In 2001, the Rust outscored their opponents 233-167 in the first 40 games. This ridiculous run differential made it difficult to explain the team's mediocre performance over the long haul. (It seemed like a good sign at the time.) So far in 2002, the Rainmakers have been outscored 237-207. What does this mean? It appears as though the Rainmakers are either going to have to start playing better and winning more or start playing down to their Pythagoreum and winning less. Either way, it looks like mediocrity probably will not be in the cards.
Last year after 40 games, the Rust had 5 starters in the SL ERA Top Ten. The team finished with a league-best 4.45 era, 44 quality starts and 47 complete games. This year's staff sports a 4.93 era and is on pace for 36 complete games and 36 quality starts. Buehrle and Vazquez have been a solid 1-2 combination, and both sit at 4-2 after 40 games. Pettitte has been a big disappointment with a 6.17 era and a 2-5 record. Penny is the king of the no-decision, and stands at only 0-1 with a 5.59 era after 40. 5th starter Randy Wolf is 1-3, but is third among the starters with a 5.35 era. The team is on pace to give up 259 homers, which is only 11 more than last year's staff. We are on pace to walk 553 (which would have easily been best in the SL last year, if not for the Rust) and strike out 1178 (which would have been good enough for second place in last year's SL). In other words, there is room for some optimism here.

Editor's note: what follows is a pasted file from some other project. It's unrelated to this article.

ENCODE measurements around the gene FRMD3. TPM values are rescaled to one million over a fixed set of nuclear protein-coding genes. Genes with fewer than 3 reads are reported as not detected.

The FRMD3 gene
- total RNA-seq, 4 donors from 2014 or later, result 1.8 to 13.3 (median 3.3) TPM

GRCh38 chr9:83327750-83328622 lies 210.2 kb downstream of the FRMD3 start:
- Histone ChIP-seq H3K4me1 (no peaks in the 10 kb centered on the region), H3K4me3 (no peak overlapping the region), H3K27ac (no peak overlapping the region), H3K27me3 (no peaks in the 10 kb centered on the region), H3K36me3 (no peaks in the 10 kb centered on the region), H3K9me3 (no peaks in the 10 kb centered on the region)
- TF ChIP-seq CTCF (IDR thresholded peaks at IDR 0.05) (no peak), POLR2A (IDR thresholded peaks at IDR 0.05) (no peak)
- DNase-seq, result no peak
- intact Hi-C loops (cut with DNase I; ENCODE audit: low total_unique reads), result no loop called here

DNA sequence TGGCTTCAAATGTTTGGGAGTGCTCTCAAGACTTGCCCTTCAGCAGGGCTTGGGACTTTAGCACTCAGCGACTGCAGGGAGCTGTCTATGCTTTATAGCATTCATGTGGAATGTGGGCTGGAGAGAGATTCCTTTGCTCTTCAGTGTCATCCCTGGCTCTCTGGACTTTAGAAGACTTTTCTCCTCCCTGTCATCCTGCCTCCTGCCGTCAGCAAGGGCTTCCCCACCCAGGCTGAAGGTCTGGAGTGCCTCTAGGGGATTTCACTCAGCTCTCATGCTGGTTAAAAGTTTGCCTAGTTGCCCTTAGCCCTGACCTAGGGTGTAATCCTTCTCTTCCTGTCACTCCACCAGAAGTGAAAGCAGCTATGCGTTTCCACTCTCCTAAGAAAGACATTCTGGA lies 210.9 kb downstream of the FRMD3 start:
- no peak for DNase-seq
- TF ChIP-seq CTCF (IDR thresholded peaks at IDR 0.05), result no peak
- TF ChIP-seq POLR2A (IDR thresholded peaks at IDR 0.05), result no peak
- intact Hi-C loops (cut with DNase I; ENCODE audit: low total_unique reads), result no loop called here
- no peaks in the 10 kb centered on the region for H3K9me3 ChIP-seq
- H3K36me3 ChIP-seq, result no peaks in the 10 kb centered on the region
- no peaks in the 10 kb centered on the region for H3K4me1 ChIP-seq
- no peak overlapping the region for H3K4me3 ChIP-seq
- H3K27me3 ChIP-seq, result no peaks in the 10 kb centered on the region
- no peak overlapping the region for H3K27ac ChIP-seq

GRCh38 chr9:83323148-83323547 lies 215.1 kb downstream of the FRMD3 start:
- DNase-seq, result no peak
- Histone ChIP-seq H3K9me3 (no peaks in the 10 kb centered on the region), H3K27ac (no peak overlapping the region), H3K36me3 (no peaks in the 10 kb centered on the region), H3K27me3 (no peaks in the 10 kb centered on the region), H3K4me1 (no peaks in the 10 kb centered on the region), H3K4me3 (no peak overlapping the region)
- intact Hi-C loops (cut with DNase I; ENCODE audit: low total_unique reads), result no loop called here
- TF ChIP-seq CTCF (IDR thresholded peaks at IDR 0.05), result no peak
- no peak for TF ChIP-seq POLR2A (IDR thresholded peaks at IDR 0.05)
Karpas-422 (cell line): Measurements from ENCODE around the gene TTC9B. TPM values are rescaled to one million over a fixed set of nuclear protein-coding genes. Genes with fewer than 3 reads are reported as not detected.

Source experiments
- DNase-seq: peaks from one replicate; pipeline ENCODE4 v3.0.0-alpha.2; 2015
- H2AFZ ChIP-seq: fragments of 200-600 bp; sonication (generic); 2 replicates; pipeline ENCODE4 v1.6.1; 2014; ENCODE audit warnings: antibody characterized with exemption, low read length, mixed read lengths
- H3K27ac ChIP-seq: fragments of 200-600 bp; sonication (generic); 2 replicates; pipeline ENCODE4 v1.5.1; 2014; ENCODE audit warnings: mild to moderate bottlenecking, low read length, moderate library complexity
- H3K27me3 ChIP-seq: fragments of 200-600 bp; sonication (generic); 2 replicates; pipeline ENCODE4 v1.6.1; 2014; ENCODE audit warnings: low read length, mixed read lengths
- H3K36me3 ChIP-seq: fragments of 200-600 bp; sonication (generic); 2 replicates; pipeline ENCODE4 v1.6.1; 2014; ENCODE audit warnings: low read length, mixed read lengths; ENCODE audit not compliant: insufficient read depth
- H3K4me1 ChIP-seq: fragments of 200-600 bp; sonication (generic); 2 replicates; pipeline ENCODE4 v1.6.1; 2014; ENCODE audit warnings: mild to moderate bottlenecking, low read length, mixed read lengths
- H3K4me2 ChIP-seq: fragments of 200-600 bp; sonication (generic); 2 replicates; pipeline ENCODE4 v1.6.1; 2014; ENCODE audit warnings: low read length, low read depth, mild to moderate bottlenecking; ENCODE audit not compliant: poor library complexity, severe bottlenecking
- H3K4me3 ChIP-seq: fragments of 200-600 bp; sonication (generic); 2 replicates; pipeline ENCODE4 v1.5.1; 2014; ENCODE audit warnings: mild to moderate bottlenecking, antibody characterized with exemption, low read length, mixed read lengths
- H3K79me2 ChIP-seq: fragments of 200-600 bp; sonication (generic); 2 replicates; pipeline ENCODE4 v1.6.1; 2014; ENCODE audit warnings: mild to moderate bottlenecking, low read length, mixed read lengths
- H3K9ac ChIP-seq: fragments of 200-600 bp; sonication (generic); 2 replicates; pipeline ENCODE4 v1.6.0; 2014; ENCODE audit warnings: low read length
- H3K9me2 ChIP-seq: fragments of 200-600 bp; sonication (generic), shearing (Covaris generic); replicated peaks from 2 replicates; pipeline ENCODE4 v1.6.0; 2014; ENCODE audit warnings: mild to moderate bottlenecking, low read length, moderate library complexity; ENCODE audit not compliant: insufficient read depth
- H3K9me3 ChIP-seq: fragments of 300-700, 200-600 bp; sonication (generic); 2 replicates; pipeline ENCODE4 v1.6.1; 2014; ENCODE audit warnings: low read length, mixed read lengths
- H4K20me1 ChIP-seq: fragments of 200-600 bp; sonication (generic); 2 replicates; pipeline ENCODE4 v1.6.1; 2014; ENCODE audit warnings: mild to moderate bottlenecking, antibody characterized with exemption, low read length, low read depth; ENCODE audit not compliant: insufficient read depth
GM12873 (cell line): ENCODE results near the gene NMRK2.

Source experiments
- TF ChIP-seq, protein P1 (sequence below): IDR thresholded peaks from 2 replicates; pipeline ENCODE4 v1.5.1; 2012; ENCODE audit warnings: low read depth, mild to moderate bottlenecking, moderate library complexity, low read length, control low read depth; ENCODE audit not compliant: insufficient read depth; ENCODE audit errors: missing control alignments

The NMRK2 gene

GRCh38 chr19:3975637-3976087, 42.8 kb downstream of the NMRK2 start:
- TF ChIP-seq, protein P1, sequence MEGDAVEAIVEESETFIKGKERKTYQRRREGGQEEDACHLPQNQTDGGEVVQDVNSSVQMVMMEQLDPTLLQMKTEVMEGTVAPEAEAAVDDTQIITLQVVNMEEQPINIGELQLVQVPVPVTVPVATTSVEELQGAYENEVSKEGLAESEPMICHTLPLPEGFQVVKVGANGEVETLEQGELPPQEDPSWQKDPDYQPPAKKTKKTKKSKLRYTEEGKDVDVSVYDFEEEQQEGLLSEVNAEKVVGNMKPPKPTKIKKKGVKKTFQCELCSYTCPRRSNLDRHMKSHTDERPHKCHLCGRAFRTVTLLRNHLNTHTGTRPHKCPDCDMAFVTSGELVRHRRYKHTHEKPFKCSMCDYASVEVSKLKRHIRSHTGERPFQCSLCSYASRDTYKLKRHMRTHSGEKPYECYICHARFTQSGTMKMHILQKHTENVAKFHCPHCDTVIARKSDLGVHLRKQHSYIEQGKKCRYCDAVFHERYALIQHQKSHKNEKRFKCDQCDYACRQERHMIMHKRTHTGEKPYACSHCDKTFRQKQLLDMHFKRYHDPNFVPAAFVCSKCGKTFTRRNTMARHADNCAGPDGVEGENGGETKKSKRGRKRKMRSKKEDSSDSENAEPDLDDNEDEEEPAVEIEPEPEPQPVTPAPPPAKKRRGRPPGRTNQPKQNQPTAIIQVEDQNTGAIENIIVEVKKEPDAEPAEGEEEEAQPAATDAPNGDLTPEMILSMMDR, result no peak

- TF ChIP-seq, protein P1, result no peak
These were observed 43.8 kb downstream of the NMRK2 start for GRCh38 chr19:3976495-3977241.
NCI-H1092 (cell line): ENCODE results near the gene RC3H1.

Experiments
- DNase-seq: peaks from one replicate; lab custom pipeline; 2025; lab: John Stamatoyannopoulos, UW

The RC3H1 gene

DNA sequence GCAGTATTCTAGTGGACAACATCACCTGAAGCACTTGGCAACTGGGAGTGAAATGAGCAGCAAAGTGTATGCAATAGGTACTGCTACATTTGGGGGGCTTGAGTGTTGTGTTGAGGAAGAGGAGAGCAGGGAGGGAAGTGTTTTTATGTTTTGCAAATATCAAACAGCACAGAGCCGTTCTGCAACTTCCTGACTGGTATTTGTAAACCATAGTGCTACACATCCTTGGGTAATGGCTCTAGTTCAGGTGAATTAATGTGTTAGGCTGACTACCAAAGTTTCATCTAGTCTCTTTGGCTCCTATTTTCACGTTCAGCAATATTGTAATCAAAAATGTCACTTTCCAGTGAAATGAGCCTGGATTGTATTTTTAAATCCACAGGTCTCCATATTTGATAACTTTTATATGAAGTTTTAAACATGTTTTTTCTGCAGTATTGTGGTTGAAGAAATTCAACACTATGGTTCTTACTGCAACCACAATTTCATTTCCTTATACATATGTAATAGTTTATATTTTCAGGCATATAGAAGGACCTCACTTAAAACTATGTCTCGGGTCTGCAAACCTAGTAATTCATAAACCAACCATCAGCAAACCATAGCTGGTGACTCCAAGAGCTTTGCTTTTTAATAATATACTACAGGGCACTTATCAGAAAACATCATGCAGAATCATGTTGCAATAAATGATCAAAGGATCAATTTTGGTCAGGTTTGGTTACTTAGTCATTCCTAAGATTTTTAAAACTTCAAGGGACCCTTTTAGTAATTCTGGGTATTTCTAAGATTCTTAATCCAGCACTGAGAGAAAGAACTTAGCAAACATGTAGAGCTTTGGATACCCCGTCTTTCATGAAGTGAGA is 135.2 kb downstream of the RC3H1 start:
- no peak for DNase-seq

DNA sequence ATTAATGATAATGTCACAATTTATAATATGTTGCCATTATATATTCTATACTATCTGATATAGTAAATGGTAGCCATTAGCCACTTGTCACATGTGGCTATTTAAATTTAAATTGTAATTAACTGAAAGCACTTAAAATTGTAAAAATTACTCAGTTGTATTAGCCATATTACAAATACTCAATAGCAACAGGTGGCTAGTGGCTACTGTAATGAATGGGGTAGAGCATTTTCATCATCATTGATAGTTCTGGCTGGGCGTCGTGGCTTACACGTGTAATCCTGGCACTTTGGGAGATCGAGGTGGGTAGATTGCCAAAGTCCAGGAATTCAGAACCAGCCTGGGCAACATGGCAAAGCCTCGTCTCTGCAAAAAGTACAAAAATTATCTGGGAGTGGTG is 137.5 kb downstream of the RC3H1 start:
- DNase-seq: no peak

The bullpen has been erratic, with a 4.95 era, but looks good with 10 saves and an 11-5 record. Fikac has 4 saves in 7 games and a nifty 1.80 era. Dotel is 3-0 and Shuey is 2-0. Foulke is 3-2 and pitches in a lot of tough situations. Chad Fox is 2-1 with 4 saves, but a not-so-nifty 6.94 era. He can and should do better, but a paltry 2-1 strikeout to walk ratio is making things tough. (Fikac leads the team at 5-1).
Speaking of erratic, let's talk defense. Last year's Rust gave up 90 unearned runs in 162 games. The Rainmakers are on pace to give up 170 unearned runs for the season. What makes no sense is that last year's defense was inferior, on paper, to this year's team. Last year's team featured 3s at the corners, while this year's team has a 4 and a 5. This year's team has two 3s in the outfield, last year's team had 1. This year's team is 8 and 8 at 2b and ss, last year's team was often 7 and 8 or 8 and 9. Pizza is a 7, Kendall was an 8. Hopefully the defense will improve over the next 122.
Offensively the team has been a big disappointment. Bonds is at 17.6 rc/g, which is very good, and Alou is at 9.9. Outside of Uribe, a part time player at 8.8 rc/g, everyone else is bunched between 2.3 and 6.8 rc/g. The team is at .266, .341, .491. Biggio has a .312 OBP and Grace is at .325. Not exactly setting the table for Mr. Bonds, which is what Barry insists his teammates on the Rainmakers call him.
Last year's SL home run and RBI kings had 52 and 142, respectively. Bonds is on pace for 64 and 141. This speaks, in my mind, to the failures at the top of my lineup. Hopefully things will straighten themselves out and the offense will pick up. In the meantime, other large numbers that Bonds is posting include batting average (.363), OBP (.500), and SLG (.822), together with 38 runs and 37 walks in 39 games.
I am sure the post-season scribes will want to talk about the Piazza at catcher experiment. I can say, from a purely subjective point of view, that it has been a major factor (but not even outcome determinative) in one or two games this year and that is it. If Piazza was doing better than ..236, .286, .486, I would feel fine about it. Time will tell, I guess.
Will the Rainmakers self-destruct? Will the team start playing up to its offensive potential? Nobody knows for sure, but we can see the storm clouds brewing in the north.